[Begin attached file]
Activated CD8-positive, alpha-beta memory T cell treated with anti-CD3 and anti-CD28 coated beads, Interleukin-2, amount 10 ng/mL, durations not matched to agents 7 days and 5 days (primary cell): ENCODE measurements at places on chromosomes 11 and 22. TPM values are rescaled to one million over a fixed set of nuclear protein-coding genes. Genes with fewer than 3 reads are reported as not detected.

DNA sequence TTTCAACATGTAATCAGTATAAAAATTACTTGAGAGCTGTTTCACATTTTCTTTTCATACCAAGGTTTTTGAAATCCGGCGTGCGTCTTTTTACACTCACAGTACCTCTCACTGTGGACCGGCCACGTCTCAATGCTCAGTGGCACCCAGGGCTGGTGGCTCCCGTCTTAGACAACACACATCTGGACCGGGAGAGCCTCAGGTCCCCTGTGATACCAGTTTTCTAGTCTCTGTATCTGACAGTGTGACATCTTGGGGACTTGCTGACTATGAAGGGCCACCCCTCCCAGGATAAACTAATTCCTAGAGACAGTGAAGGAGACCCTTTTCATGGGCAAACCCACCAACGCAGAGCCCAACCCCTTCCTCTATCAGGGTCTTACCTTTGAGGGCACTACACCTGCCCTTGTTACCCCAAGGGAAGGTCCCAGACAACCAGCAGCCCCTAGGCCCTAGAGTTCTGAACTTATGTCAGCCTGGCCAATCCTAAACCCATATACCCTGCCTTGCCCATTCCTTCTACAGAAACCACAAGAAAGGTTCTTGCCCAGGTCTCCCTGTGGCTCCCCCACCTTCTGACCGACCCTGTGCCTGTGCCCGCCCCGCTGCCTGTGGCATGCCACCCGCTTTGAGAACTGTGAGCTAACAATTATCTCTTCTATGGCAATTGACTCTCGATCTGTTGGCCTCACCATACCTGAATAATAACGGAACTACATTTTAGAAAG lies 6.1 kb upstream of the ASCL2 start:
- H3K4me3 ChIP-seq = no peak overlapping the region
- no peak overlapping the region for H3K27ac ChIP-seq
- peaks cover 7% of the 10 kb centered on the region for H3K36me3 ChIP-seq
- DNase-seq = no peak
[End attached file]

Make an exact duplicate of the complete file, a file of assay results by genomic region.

Activated CD8-positive, alpha-beta memory T cell treated with anti-CD3 and anti-CD28 coated beads, Interleukin-2, amount 10 ng/mL, durations not matched to agents 7 days and 5 days (primary cell): ENCODE measurements at places on chromosomes 11 and 22. TPM values are rescaled to one million over a fixed set of nuclear protein-coding genes. Genes with fewer than 3 reads are reported as not detected.

DNA sequence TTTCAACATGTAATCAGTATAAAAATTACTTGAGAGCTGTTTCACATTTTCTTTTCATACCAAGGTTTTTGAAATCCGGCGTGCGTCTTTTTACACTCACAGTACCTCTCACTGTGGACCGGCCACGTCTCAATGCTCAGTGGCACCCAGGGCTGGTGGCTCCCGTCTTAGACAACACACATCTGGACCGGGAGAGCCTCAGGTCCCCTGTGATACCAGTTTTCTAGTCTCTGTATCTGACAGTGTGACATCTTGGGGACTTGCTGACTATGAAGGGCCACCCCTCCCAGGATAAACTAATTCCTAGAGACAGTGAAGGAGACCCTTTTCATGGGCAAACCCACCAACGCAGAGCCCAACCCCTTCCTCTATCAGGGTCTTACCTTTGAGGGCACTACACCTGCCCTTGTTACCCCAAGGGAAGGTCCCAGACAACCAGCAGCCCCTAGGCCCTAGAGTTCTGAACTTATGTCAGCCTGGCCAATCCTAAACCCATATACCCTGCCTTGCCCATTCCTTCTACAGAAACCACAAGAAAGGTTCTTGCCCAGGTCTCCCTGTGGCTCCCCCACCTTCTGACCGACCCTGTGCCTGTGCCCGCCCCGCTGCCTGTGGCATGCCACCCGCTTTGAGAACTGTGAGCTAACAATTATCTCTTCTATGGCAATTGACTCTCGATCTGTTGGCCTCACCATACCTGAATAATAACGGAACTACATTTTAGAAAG lies 6.1 kb upstream of the ASCL2 start:
- H3K4me3 ChIP-seq = no peak overlapping the region
- no peak overlapping the region for H3K27ac ChIP-seq
- peaks cover 7% of the 10 kb centered on the region for H3K36me3 ChIP-seq
- DNase-seq = no peak